Although the immediate response of the President’s Media Division to this PSOC report was that it lacks a logical or scientific data analysis pertaining to the subject of national security, our reading of the report is somewhat different from that of the PMD, especially considering the sensitivities and vulnerabilities associated with rapidly evolving global communication technology.

According to local media reports, one of several purposes of the controversial visit early this year by the 20-member US defence delegation includes access to submarine telecommunications cables and data, for which the US is apparently willing to provide prior intelligence on terrorist attacks in Sri Lanka.

Sri Lanka is evidently caught between the devil and the deep blue sea for being located in a geostrategic position abundantly endowed with strategically important natural resources. While being at the center of the Indian Ocean Sea Lanes of Communication (SLOC) with extensive ocean and land-based mineral resources, including premium grade graphite and rare earth elements, some political analysts are of the view that Sri Lanka suffers from a ‘Paradox of Plenty’ or perhaps, a geostrategic ‘Resource Curse’. This phenomenon often afflicts countries blessed with abundant natural resources, like Sri Lanka.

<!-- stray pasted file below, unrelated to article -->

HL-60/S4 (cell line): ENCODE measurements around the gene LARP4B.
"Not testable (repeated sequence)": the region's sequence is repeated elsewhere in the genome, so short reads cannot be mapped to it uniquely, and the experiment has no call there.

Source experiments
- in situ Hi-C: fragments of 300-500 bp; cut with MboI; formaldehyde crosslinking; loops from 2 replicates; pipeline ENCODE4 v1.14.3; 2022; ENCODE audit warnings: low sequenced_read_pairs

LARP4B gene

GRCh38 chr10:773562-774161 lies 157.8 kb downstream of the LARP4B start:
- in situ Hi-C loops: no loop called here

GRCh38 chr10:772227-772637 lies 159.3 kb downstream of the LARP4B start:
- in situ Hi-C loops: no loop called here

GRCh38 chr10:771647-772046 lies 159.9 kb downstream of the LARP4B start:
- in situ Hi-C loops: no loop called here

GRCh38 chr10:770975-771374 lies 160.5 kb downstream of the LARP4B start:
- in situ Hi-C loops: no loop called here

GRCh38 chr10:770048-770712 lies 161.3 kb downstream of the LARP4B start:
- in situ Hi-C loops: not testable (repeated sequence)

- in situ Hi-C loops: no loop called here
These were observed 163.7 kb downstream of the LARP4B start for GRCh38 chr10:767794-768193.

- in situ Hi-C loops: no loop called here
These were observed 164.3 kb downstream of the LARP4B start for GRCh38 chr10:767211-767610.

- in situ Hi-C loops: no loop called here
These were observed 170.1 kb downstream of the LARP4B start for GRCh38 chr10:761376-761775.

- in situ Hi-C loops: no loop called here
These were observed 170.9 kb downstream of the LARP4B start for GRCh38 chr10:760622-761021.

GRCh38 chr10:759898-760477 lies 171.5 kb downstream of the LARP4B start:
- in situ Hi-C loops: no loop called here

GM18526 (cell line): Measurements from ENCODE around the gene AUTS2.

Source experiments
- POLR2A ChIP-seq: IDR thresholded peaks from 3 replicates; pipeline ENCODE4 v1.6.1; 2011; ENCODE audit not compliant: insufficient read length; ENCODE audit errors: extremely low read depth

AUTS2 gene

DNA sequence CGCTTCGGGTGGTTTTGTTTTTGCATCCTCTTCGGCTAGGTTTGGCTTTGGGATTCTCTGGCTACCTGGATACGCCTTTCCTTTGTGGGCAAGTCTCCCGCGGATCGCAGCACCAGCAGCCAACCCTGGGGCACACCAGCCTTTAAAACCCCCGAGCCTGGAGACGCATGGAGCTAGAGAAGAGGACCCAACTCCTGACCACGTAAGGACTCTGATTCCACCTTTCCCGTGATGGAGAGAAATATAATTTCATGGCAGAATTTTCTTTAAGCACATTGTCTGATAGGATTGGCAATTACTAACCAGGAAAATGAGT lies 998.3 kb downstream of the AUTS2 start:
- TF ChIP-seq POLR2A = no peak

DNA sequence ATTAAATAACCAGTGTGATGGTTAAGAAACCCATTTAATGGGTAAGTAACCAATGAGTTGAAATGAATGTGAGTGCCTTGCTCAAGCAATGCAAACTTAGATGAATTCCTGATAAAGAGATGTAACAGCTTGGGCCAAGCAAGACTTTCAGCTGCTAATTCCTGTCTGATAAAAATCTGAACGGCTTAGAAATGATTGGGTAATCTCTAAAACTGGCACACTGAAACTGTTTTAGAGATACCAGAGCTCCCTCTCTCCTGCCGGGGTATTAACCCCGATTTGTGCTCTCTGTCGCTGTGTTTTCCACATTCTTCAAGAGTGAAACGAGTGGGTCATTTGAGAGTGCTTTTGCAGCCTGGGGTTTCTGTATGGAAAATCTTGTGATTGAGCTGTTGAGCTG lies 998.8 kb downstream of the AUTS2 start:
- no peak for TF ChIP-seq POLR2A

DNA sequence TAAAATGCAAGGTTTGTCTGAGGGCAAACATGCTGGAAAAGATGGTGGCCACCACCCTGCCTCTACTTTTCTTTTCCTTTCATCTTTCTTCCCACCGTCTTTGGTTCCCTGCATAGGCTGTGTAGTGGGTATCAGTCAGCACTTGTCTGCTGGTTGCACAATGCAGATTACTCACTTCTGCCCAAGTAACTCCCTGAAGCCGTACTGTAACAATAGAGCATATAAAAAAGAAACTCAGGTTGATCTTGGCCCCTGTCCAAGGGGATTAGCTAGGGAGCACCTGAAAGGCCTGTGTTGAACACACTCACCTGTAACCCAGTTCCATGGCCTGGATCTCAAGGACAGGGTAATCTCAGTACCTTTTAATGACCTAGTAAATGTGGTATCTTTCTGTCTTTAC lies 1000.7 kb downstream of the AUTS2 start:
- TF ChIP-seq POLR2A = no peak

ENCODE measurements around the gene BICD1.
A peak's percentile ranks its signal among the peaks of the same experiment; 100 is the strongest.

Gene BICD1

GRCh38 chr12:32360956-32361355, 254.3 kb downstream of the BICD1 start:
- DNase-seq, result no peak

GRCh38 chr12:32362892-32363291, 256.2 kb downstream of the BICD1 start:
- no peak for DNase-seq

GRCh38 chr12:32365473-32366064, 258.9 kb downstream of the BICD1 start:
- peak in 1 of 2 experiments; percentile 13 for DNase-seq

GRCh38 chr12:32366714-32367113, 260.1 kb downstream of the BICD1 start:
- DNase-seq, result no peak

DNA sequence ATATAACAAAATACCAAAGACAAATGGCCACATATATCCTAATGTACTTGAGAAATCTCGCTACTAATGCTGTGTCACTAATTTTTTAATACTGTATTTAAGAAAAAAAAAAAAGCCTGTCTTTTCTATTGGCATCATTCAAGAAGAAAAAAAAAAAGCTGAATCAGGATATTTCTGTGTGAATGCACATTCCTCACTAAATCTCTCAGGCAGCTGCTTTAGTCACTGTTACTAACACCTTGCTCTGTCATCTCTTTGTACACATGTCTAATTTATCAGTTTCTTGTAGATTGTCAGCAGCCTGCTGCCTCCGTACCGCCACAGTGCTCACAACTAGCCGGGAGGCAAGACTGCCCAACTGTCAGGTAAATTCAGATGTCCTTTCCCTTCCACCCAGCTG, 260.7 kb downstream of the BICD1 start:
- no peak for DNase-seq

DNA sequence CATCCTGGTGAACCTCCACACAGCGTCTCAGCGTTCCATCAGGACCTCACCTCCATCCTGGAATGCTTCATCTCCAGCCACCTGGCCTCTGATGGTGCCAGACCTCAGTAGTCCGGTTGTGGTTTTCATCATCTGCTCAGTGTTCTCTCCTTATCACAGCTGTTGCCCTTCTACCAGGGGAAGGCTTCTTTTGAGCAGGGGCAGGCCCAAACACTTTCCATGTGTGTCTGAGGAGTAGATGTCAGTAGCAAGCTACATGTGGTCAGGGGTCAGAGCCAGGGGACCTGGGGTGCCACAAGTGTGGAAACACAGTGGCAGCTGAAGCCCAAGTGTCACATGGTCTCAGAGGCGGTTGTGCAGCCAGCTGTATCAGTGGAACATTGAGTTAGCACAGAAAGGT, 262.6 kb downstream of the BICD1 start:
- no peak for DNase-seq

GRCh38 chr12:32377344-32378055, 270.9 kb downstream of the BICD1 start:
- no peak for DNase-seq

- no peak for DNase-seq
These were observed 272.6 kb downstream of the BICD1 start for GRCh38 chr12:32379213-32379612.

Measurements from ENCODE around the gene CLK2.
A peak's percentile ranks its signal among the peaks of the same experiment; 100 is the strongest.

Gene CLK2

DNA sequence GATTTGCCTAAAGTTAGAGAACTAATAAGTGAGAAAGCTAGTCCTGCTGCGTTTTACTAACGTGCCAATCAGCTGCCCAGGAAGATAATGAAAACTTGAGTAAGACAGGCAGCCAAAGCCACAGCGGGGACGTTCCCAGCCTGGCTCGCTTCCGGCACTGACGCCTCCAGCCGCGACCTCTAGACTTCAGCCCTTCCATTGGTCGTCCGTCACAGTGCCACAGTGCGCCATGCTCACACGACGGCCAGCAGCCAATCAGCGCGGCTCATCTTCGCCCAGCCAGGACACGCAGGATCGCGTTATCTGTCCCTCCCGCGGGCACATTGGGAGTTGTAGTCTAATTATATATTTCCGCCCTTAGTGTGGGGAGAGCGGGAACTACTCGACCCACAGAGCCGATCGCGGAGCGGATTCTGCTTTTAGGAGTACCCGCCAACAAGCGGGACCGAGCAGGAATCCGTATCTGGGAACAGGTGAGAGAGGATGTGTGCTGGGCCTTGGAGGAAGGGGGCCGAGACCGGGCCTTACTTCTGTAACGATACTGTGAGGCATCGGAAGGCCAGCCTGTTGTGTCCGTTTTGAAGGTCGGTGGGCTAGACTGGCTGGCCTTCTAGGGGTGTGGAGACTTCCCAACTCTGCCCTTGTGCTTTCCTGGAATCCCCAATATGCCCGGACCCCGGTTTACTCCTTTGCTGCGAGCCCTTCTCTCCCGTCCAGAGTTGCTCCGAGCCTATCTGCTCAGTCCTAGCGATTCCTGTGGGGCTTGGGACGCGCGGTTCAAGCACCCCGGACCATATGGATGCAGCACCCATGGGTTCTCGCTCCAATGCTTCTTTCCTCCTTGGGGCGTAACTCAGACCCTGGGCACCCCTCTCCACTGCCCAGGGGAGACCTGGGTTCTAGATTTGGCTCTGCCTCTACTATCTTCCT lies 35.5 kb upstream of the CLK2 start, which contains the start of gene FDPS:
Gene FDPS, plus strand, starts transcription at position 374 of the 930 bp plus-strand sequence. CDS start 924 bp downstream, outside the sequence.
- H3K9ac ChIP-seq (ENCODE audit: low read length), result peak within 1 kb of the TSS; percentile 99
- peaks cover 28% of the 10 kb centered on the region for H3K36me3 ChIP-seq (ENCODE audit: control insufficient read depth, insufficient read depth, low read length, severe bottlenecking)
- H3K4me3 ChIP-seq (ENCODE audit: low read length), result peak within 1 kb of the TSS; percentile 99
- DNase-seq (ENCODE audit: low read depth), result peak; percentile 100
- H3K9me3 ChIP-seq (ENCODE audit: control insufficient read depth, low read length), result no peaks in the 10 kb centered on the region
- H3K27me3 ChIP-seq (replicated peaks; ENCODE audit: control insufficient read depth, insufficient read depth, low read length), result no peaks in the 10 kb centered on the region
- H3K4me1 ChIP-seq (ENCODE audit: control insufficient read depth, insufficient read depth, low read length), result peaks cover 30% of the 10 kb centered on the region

Despite being endowed with this politico-geostrategic wealth, the Sri Lanka Government is still up against tough bargaining with the IMF on its current debt restructuring process. A strong case needs to be presented by the Government in one voice resisting the privatization of profit-making institutions, especially those vitally important for national security, as correctly identified in the PSOC report on ‘The Effects of Privatization of Sri Lanka Telecom on National Security’.

It is heartening to learn that the government has taken a step backward towards delaying its formal endorsement of the plan to further privatize the SLT while seeking expert views in the meantime. In the interim, upgrading the laws such as the Computer Crime Act, Electronic Transaction Act, Right to Information Act, Banking Act, Telecommunication Act, Intellectual Property Act, and Data Protection Act, is also necessary to plug any glaring loopholes in the cybersecurity frontier to safeguard national security against emerging cyber threats referred to above.